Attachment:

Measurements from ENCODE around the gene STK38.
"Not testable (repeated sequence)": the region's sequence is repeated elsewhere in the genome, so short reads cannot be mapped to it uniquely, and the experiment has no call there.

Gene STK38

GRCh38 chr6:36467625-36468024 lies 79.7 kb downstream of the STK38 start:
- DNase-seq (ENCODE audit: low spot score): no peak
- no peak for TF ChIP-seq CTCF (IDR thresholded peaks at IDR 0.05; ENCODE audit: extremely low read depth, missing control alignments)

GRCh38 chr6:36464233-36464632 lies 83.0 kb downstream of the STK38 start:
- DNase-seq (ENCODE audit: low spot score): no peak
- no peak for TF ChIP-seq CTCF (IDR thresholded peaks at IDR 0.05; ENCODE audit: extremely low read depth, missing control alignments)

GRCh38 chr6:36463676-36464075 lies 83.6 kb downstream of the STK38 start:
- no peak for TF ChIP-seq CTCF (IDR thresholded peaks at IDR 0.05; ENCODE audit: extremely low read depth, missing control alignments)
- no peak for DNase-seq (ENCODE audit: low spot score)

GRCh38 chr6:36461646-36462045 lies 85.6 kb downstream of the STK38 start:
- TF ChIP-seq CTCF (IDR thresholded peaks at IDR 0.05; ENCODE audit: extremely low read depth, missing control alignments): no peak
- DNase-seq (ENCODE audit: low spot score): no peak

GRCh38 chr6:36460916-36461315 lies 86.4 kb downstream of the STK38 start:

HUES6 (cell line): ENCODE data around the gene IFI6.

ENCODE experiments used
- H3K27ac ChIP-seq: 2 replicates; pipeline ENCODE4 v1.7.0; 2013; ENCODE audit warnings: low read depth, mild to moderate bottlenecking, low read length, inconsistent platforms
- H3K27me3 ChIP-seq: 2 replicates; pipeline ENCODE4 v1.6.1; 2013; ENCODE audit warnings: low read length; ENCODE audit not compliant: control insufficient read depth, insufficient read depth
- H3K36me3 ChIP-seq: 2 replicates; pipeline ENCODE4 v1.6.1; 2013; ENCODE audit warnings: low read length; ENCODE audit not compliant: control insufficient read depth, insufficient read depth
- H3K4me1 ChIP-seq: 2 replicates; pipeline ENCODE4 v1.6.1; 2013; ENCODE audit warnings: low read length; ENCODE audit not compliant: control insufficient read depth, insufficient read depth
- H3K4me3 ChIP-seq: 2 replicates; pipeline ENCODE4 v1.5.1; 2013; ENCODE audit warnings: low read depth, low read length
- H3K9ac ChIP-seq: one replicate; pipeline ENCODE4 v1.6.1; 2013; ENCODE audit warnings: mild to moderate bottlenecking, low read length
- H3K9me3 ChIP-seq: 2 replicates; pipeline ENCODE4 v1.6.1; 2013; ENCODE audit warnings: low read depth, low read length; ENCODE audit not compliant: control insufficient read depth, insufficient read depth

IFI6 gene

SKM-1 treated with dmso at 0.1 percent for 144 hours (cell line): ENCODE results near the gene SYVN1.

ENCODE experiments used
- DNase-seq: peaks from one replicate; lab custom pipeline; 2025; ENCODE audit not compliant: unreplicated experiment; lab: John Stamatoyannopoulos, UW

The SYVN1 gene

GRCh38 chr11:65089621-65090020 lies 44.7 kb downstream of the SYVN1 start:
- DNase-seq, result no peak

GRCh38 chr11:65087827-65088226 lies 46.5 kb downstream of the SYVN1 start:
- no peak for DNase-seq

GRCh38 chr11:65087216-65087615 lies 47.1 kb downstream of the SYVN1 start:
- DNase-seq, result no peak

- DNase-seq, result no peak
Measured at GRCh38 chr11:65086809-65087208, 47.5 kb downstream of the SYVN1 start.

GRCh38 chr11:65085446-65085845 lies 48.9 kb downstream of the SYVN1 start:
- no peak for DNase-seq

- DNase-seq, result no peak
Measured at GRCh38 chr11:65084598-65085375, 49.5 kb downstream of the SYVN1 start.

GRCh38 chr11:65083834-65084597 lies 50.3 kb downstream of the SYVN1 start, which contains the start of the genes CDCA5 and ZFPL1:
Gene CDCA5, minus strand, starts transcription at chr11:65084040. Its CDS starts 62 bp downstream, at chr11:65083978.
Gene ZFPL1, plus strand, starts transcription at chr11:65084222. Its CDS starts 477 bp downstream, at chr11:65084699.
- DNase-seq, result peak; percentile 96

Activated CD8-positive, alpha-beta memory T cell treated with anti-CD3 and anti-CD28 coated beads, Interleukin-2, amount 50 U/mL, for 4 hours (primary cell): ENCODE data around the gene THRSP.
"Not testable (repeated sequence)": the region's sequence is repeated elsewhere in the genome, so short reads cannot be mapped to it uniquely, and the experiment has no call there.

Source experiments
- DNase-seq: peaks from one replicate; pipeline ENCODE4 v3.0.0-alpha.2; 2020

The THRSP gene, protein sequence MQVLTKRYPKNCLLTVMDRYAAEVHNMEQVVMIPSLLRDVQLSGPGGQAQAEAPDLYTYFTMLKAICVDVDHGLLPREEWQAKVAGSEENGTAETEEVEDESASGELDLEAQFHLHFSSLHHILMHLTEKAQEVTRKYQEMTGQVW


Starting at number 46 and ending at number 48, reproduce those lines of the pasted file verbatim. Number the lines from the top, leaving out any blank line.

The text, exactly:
- DNase-seq, result peak; percentile 96

Activated CD8-positive, alpha-beta memory T cell treated with anti-CD3 and anti-CD28 coated beads, Interleukin-2, amount 50 U/mL, for 4 hours (primary cell): ENCODE data around the gene THRSP.
"Not testable (repeated sequence)": the region's sequence is repeated elsewhere in the genome, so short reads cannot be mapped to it uniquely, and the experiment has no call there.